Ronnie Baker Brooks
Ronnie Baker Brooks
Photography by Mark D McKinley

(November 2008) - The value of the dollar actually goes up in a time of economic vulnerability with the purchase of Ronnie Baker Brooks tickets.  Brooks has a passion for live performance - a crowd pleaser - combining high energy blues and soulful ballads.  His music and background are steeped in blues tradition - the son of Chicago bluesman Lonnie Brooks.

Ronnie Baker Brooks is carving his own signature on the blues - pulling generations together through music that transcends age barriers.  His 2006 release The Torch and the 2008 DVD release Command Performance showcase the talents of this modern day bluesman.

In October 2008, the Ronnie Baker Brooks Band performed two shows in Kentucky - I had the pleasure of meeting Brooks and arranged an interview.

       - Mark D McKinley     [Mark's Online Music Source]

The Interview  Your live performances are inspiring - glancing at your tour schedule... do you remember what home looks like?

RBB:  It's funny because when I'm on the road, I really miss my family and just being home.  Then when I'm home for too long, I can't wait to go on tour again.  So I try to keep a balance of touring and being home because I have a 6 year old daughter who needs Dad and Dad's money.  So Dad got to go work too!  (laughing)  How much time does the Ronnie Baker Brooks Band spend on the road each year?

RBB:  Lately it's been more then previous years.  You have to work to keep a band together and luckily we've been working - considering the gas prices and the economy.  I'll say we do about 125-170 dates a year.  Your live performances are polished and entertaining - what do you hope fans will take from a live performance?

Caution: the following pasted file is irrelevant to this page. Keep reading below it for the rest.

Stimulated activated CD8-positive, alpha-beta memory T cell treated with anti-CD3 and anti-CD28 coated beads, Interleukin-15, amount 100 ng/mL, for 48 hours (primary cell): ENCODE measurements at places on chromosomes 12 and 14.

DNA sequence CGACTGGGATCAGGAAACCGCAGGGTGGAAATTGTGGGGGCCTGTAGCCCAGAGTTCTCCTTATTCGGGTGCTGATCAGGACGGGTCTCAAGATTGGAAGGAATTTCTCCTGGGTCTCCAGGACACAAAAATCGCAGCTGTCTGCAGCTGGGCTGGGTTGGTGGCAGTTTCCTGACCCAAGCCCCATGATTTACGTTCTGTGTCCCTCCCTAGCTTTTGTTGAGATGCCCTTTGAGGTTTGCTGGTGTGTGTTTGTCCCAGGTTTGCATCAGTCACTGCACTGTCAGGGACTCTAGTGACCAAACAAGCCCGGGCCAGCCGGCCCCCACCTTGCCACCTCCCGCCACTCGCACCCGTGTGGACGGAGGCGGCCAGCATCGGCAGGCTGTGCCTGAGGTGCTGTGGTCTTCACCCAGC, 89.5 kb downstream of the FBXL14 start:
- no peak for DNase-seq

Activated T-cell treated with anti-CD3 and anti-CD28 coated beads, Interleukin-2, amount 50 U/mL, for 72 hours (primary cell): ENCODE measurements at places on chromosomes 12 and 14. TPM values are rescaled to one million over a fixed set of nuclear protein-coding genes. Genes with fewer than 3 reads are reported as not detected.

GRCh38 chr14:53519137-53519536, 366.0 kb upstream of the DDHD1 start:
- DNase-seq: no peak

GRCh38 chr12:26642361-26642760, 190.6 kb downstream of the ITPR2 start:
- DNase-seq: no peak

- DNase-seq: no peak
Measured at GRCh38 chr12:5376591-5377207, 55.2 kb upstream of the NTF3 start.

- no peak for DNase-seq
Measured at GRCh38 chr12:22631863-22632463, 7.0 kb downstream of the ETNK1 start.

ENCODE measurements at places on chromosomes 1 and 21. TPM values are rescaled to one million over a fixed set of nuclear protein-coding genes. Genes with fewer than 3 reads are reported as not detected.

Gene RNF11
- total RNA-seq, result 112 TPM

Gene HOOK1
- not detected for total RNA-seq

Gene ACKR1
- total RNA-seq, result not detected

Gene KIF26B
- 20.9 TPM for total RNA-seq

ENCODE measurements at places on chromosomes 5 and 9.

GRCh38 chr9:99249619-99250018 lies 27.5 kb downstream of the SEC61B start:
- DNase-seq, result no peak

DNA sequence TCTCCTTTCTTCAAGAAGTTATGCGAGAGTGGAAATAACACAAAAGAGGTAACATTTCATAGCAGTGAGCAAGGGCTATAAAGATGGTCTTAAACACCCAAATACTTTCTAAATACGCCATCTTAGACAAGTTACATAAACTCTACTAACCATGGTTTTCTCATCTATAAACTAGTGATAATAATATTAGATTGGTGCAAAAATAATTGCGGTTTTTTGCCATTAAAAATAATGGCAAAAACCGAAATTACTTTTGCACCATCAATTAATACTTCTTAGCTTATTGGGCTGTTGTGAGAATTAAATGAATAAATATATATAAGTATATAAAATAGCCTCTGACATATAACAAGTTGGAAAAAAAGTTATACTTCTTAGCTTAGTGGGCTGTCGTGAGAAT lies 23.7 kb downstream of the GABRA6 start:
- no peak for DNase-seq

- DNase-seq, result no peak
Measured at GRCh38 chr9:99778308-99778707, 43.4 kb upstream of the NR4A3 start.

RBB:  Well, Thank You Mark!  The thing I hope people take from our show.... is a good time.  If we can take their minds off all the stressful things that are going on in their lives that day for a couple of hours...... then I'm happy.  I get joy from seeing people happy.  That spark of joy is apparent during your shows - reciprocated between performer and audience.

Tell me about the band...

RBB:  Carlton Armstrong is the bassist in the band and he's from Washington, DC. Carlton has been in the band about 6 1/2 yrs.  CJ Tucker is the drummer in the band and he's from Chicago.  CJ has been in the band about 1 1/2 yrs.  Steve Nixon is the keyboard player and he's from Chicago too.  Steve has been in the band about a 1 1/2, as well.  They all are good musicians who love music and not only that, they all are good people.  That makes a big difference when you're on the road for a month!  Plus, we all love seeing people enjoy the music.  How and when did "Take Me Witcha" become an essential part of your live shows?

RBB:  I used to play a club name Bugsy's in Highland, Indiana every Thursday back in the day and we use to try out a lot of different stuff on the crowd down there.  A lot of the songs I wrote, we would try at Bugsy's before we recorded them.  I wrote Take Me Witcha after a jam at Bugsy's and just tried it on the crowd one night and it caught on, especially with the ladies.  (laughing)  Tell me the story behind "When I See You Again", featured on your Golddigger CD.

RBB:  We had a period when we lost many Blues Legends in the 90's.  All of them were important to me in my growth and learning about Blues music.  Many of them I either knew or even Jammed with.  I wanted to do some kind of tribute to them.

One day after watching a video of me and Albert Collins jamming together, I went to my room and picked up my guitar and the music and lyrics just came out, as if they came from somewhere else.  I grabbed my recorder and taped it.  I didn't have to think about anything, it just came out.  I played it for my producer, Jellybean Johnson, and he said "we've got to record it just like that", alone and acoustic.  That song brought a lot of healing to me during that period and even today.  I lost my friend and driver, Ricco a year ago and now it helps me get through today because I know....I'll see all of them again.  Describe a unique experience while performing onstage with Lonnie...